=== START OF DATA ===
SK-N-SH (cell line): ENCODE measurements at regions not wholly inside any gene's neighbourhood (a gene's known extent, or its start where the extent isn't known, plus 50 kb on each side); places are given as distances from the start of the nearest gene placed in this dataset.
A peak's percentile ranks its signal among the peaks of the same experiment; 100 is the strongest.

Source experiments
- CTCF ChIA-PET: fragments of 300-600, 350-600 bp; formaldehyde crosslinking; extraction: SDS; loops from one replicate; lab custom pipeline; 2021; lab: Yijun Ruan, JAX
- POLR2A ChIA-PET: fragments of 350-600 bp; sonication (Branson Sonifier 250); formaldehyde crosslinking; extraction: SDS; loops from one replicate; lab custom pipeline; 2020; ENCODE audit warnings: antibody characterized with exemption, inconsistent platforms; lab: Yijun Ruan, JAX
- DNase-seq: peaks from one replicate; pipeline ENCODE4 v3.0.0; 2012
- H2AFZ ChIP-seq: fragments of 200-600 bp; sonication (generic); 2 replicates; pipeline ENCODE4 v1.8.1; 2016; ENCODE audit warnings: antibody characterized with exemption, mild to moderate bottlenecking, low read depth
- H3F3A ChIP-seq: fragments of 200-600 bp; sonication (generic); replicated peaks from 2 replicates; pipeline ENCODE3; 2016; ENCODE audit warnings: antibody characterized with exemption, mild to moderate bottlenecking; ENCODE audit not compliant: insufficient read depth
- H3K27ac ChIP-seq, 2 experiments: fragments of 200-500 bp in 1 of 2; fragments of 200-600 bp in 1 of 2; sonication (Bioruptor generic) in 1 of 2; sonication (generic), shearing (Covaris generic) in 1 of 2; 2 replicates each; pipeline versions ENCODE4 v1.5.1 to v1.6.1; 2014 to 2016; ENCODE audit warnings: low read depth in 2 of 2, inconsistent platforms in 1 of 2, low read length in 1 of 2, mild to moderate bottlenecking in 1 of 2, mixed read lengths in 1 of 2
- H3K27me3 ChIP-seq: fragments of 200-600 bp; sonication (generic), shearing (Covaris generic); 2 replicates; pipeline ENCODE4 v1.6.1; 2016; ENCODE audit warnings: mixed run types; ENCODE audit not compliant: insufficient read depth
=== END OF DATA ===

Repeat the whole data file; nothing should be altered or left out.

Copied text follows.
SK-N-SH (cell line): ENCODE measurements at regions not wholly inside any gene's neighbourhood (a gene's known extent, or its start where the extent isn't known, plus 50 kb on each side); places are given as distances from the start of the nearest gene placed in this dataset.
A peak's percentile ranks its signal among the peaks of the same experiment; 100 is the strongest.

Source experiments
- CTCF ChIA-PET: fragments of 300-600, 350-600 bp; formaldehyde crosslinking; extraction: SDS; loops from one replicate; lab custom pipeline; 2021; lab: Yijun Ruan, JAX
- POLR2A ChIA-PET: fragments of 350-600 bp; sonication (Branson Sonifier 250); formaldehyde crosslinking; extraction: SDS; loops from one replicate; lab custom pipeline; 2020; ENCODE audit warnings: antibody characterized with exemption, inconsistent platforms; lab: Yijun Ruan, JAX
- DNase-seq: peaks from one replicate; pipeline ENCODE4 v3.0.0; 2012
- H2AFZ ChIP-seq: fragments of 200-600 bp; sonication (generic); 2 replicates; pipeline ENCODE4 v1.8.1; 2016; ENCODE audit warnings: antibody characterized with exemption, mild to moderate bottlenecking, low read depth
- H3F3A ChIP-seq: fragments of 200-600 bp; sonication (generic); replicated peaks from 2 replicates; pipeline ENCODE3; 2016; ENCODE audit warnings: antibody characterized with exemption, mild to moderate bottlenecking; ENCODE audit not compliant: insufficient read depth
- H3K27ac ChIP-seq, 2 experiments: fragments of 200-500 bp in 1 of 2; fragments of 200-600 bp in 1 of 2; sonication (Bioruptor generic) in 1 of 2; sonication (generic), shearing (Covaris generic) in 1 of 2; 2 replicates each; pipeline versions ENCODE4 v1.5.1 to v1.6.1; 2014 to 2016; ENCODE audit warnings: low read depth in 2 of 2, inconsistent platforms in 1 of 2, low read length in 1 of 2, mild to moderate bottlenecking in 1 of 2, mixed read lengths in 1 of 2
- H3K27me3 ChIP-seq: fragments of 200-600 bp; sonication (generic), shearing (Covaris generic); 2 replicates; pipeline ENCODE4 v1.6.1; 2016; ENCODE audit warnings: mixed run types; ENCODE audit not compliant: insufficient read depth